Anthropogenic Origins of Cirrus Clouds
May 10, 2013 03:57 PM - Allison Winter, ENN
"Cirrus" is Latin for a curling lock of hair so it is fitting that thin, wispy clouds that we often see in the atmosphere are called cirrus clouds. These clouds form when water vapor undergoes deposition at high altitudes and therefore are found at higher elevations and appear more delicate compared to the other types of clouds. Cirrus clouds cover as much as one-third of the Earth and play an important role in global climate. Depending on altitude and the number and size of ice crystals, cirrus clouds can cool the planet by reflecting incoming solar radiation — or warm it by trapping outgoing heat.
Let's Celebrate the 5th Annual National Public Gardens Day!
May 10, 2013 08:28 AM - Editor, ENN
The annual tradition of celebrating public gardens on the Friday preceding Mother's Day weekend will continue this year on May 10, 2013 as communities throughout the United States celebrate National Public Gardens Day. Presented in partnership between the American Public Gardens Association (APGA) and irrigation product and service provider, Rain Bird, the annual day of awareness invites communities nationwide to explore the diverse beauty of their local green spaces and to take advantage of the conservation, education and environmental preservation resources public gardens provide.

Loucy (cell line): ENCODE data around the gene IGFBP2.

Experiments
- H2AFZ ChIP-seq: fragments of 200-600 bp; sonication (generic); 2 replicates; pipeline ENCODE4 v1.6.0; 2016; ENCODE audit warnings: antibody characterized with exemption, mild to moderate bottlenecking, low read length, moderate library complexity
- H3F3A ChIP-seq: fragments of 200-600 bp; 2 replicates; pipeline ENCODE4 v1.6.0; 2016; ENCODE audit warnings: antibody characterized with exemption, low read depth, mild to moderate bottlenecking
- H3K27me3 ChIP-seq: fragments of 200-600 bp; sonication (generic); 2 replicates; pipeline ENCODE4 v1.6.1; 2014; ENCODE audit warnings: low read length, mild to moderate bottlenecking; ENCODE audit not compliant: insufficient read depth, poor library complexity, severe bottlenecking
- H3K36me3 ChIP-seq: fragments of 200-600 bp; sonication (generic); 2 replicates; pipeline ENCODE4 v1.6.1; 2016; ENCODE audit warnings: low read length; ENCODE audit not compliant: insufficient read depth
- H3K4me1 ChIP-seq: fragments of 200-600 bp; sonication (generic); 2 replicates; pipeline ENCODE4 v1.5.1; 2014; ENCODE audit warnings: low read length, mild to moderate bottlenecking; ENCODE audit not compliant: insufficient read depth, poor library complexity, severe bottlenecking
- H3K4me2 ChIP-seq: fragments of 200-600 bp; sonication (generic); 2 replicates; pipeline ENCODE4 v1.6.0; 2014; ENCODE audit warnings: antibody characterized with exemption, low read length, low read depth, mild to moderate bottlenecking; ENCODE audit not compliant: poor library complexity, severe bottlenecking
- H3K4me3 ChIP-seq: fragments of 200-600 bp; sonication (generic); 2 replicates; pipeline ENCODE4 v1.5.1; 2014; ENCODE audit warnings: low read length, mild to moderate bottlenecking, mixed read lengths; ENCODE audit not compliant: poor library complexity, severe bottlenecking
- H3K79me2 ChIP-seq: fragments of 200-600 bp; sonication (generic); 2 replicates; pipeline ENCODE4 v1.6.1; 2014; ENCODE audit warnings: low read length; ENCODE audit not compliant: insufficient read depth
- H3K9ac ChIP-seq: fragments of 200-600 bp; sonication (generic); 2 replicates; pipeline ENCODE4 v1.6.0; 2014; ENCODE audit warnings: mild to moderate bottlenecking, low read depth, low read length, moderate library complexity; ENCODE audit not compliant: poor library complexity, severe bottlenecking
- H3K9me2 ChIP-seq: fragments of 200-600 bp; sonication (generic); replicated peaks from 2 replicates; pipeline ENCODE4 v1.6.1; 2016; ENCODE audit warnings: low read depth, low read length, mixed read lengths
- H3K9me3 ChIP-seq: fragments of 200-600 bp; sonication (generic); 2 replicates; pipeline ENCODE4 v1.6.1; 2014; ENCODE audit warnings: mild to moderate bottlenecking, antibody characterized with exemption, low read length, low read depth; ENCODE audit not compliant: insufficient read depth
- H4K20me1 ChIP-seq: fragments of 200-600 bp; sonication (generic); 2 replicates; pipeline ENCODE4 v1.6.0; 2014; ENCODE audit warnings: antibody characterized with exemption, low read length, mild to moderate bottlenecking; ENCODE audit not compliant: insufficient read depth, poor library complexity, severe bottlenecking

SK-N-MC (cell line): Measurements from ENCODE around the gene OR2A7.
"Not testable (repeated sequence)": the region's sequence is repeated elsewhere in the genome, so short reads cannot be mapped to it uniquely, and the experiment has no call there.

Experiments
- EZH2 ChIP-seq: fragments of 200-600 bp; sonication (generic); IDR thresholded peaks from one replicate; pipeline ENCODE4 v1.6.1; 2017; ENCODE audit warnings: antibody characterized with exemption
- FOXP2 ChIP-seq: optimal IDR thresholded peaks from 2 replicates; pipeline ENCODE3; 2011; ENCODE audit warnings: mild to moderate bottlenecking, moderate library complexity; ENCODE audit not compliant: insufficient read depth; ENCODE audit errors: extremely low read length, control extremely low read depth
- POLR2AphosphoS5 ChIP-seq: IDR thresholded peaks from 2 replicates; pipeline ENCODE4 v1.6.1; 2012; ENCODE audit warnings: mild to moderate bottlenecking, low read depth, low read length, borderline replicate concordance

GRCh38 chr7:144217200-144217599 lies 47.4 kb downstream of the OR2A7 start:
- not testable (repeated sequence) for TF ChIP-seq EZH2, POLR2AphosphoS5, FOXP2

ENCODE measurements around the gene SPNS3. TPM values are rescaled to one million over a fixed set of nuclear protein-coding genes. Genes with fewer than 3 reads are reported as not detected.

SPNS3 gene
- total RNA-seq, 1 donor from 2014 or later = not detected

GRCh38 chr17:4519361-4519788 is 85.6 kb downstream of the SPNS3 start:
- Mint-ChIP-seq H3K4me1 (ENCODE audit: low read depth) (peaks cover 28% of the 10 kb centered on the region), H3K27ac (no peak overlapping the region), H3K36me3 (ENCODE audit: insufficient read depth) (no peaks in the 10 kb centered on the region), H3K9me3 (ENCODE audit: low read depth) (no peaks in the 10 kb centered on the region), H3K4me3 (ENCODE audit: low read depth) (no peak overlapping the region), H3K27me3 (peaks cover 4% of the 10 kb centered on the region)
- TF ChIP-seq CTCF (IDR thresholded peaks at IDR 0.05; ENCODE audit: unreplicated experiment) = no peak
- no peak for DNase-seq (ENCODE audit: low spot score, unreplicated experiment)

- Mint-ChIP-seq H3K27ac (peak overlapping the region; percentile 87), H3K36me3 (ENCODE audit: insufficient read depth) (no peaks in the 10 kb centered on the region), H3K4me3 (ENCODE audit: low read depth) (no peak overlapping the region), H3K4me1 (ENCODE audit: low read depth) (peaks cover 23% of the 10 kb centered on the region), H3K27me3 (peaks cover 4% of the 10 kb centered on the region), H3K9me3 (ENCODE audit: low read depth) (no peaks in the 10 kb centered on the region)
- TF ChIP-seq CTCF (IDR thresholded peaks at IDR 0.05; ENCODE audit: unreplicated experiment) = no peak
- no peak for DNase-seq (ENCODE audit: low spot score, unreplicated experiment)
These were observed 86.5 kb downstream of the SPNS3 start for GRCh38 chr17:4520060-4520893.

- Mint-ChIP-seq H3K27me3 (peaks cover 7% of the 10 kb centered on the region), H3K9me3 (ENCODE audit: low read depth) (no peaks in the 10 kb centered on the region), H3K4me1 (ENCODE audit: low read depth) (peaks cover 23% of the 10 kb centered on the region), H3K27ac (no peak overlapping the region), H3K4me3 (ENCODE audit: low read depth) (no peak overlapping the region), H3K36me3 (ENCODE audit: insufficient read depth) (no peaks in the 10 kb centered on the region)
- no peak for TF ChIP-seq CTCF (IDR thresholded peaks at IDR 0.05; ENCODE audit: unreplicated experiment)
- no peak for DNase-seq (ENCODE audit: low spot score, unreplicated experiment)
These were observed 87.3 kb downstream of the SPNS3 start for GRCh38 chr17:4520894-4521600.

May 9, 2013 04:06 PM - Andy Soos, ENN
Plants and animals adapt to their world so when the climate changes they either change, move, or die. For plants and animals forced to tough out harsh winter weather, the coverlet of snow that blankets the north country is a refuge, a place beneath-the-snow that gives an essential respite from biting winds and subzero temperatures. But in a warming world, winter and spring snow cover in the Northern Hemisphere is in decline, putting at risk many plants and animals that depend on the time beneath the snow to survive the chill of winter. Snow, in this case, is like a warm blanket.
Light-Scattering Properties are Risk Factor for Coral Reef Survival
May 9, 2013 12:58 PM - Allison Winter, ENN
Coral reefs have been gaining a lot of attention by conservation groups as environmental and human stresses are causing irreparable damage to these reefs. Stresses such as warming oceans and climate change are going to serve as future obstacles for these coral populations. However, the study of dying corals is complex, and researchers have found that some corals die while others do not, even when exposed to the same environmental conditions. In order to figure out this conundrum, a research team from Northwestern University and The Field Museum of Natural History found that corals themselves play a role in their susceptibility to deadly coral bleaching due to the light-scattering properties of their skeletons.